March 1, 2017, by Liz Cass
Sir Peter’s final journey
On route to St John’s Church in Beeston the funeral cortege passed through University Park, marking the illustrious career Sir Peter had forged in Nottingham.
The journey took in the Sir Peter Mansfield Imaging Centre, named in honour of his pioneering work to change the face of modern medical science, and passed his former office in the Physics building.
Sir Peter pioneered the creation of Magnetic Resonance Imaging (MRI), one of the most important and revolutionary breakthroughs in modern medical science.
Professor Sir David Greenaway, Vice-Chancellor of The University of Nottingham led the tributes in church.
He said: “In 1928, as King George V and Queen Mary were set to open the Trent Building in University Park, Sir Jesse Boot wrote that the University would spread the light of learning and knowledge and bind science and industry in the unity that is so essential for the prosperity of the nation and the welfare of our fellow citizens. With 22,000 MRI machines around the world and 60 million scans taking place each year Sir Peter Mansfield and MRI delivered on Sir Jesse Boot’s vision.
Together with the late Paul Lauterbur, Sir Peter harnessed nuclear magnetic resonance (NMR) to visualise the internal structure of complex objects.
In 1976 they produced the first human NMR image, a finger complete with bone, bone-marrow, nerves and arteries. Two years later, Sir Peter became the first person to step inside the very first whole-body scanner, so that it could be tested on a human subject — despite warnings that it could be potentially dangerous.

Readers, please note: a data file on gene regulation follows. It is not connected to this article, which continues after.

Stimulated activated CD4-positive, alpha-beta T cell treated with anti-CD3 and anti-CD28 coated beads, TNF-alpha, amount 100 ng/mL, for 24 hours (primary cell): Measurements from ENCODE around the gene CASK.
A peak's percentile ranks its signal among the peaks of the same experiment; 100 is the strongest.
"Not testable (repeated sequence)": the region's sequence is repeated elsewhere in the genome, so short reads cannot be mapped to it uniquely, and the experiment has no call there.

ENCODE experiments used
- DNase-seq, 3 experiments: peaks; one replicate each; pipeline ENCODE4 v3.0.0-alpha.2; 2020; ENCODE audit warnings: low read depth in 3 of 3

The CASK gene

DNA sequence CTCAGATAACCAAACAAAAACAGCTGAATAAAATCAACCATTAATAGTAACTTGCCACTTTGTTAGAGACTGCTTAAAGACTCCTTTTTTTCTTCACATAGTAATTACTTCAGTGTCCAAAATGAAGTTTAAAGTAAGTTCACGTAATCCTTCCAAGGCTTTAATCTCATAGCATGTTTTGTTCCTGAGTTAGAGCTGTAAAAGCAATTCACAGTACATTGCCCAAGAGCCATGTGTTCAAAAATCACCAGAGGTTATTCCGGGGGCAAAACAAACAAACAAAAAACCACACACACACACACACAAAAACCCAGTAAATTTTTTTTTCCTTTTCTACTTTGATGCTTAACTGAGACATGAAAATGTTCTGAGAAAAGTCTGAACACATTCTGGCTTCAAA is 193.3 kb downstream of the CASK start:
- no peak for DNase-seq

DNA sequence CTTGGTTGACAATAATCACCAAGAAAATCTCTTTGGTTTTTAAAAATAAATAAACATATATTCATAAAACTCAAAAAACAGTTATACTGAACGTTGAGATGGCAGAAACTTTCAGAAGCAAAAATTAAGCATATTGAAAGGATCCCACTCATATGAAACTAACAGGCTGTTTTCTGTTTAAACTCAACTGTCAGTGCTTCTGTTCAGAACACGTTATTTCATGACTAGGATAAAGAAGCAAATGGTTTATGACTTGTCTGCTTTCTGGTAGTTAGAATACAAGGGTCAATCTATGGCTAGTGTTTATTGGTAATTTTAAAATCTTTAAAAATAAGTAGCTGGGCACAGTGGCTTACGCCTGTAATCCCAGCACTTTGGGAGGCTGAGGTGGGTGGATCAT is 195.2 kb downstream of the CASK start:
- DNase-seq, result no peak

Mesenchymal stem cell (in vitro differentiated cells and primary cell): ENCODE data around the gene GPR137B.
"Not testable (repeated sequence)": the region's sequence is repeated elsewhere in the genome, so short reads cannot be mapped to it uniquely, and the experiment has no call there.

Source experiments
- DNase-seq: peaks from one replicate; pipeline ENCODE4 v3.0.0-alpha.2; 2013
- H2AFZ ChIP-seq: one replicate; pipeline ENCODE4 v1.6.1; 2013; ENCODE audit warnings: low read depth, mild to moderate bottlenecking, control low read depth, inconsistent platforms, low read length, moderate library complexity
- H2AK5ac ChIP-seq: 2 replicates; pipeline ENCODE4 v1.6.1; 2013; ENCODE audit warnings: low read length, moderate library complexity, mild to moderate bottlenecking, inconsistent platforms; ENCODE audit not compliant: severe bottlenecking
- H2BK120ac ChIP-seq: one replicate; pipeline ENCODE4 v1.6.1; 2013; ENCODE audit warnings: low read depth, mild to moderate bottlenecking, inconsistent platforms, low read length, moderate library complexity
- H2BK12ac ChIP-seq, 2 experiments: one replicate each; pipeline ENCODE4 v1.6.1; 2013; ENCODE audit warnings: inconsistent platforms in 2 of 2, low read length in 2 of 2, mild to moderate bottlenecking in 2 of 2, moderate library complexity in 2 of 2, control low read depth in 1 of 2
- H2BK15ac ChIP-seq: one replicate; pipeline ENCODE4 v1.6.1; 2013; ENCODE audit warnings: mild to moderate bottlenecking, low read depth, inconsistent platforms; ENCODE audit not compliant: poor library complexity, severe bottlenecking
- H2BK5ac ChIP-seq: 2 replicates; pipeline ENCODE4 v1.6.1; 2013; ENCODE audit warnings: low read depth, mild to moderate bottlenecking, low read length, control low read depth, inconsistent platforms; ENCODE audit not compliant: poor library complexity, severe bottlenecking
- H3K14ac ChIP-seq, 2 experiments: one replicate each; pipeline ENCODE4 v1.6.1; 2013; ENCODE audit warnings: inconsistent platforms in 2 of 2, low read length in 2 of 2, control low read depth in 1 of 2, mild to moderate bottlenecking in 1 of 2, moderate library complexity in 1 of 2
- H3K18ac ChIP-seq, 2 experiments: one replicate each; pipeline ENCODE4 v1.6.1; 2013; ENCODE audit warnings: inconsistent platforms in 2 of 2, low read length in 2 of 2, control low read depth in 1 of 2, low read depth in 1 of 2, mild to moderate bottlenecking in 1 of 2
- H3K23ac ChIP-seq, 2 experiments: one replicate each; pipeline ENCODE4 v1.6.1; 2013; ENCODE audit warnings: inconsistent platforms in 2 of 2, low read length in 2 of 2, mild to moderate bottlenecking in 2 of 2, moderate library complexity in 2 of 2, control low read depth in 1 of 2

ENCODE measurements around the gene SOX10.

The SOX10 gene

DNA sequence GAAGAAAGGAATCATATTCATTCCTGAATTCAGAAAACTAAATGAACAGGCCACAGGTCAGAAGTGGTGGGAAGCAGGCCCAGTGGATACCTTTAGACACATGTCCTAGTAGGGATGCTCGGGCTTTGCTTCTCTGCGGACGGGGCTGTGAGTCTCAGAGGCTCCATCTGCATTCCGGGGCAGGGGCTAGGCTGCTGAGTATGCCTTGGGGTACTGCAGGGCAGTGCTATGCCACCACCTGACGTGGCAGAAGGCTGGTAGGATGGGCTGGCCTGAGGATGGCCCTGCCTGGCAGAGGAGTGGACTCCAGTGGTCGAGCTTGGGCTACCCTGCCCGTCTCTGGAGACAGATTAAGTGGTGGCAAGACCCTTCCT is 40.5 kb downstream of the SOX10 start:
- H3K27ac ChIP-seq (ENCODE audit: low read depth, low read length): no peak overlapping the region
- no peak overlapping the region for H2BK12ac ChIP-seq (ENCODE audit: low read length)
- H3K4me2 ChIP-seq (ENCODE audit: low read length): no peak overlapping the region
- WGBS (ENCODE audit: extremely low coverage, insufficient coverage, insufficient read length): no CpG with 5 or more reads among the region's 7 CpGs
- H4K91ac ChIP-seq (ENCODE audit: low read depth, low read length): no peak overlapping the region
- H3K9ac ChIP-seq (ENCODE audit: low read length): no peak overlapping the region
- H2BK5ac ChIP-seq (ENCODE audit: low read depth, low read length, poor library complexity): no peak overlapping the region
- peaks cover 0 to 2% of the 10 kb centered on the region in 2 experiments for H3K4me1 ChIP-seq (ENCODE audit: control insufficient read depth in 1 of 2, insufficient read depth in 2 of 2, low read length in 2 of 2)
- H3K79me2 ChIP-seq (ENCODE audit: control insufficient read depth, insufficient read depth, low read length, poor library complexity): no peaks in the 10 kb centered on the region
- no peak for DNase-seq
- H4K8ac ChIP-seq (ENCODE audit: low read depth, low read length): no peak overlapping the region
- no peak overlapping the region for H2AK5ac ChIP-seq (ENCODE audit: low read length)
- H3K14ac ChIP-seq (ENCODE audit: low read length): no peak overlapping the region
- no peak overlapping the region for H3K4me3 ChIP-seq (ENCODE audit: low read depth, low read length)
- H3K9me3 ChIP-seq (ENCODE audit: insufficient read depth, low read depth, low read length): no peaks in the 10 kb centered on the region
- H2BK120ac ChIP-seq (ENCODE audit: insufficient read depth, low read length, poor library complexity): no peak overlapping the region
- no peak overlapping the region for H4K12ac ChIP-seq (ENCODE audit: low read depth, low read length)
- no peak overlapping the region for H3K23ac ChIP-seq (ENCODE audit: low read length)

Their research revolutionised the world of diagnostic medicine and in 2003 received world acclaim when they shared the Nobel Prize for Physiology or Medicine.
Sir Peter stayed at The University of Nottingham for his entire career, retiring in 1994. He was made Emeritus Professor and continued to collaborate with colleagues, remaining passionate about his work.
The student who became a friend
His former PhD student Professor Peter Morris CBE, Head of Sir Peter Mansfield Imaging Centre, also gave tribute to Sir Peter. He said: “You were the defining influence on my professional life. You gave the world MRI and we’re all the beneficiaries. You dedicated your life to it and now it’s your time to rest in peace.”
Since his death on 8 February people from all around the world have paid tribute to his work.
One online comment said: “MRI has become such a routine investigation in our daily life. It helps multitudes of patients and their physicians come to a diagnosis and relevant treatment. The extent of its impact is immeasurable. That truly is the mark of his contribution.”
Another on Facebook read: “An MRI scan found my spinal cord tumour so it could be treated before it paralysed me. RIP.”
Sir Peter is survived by his wife, Lady Mansfield, his two daughters and four grandchildren.
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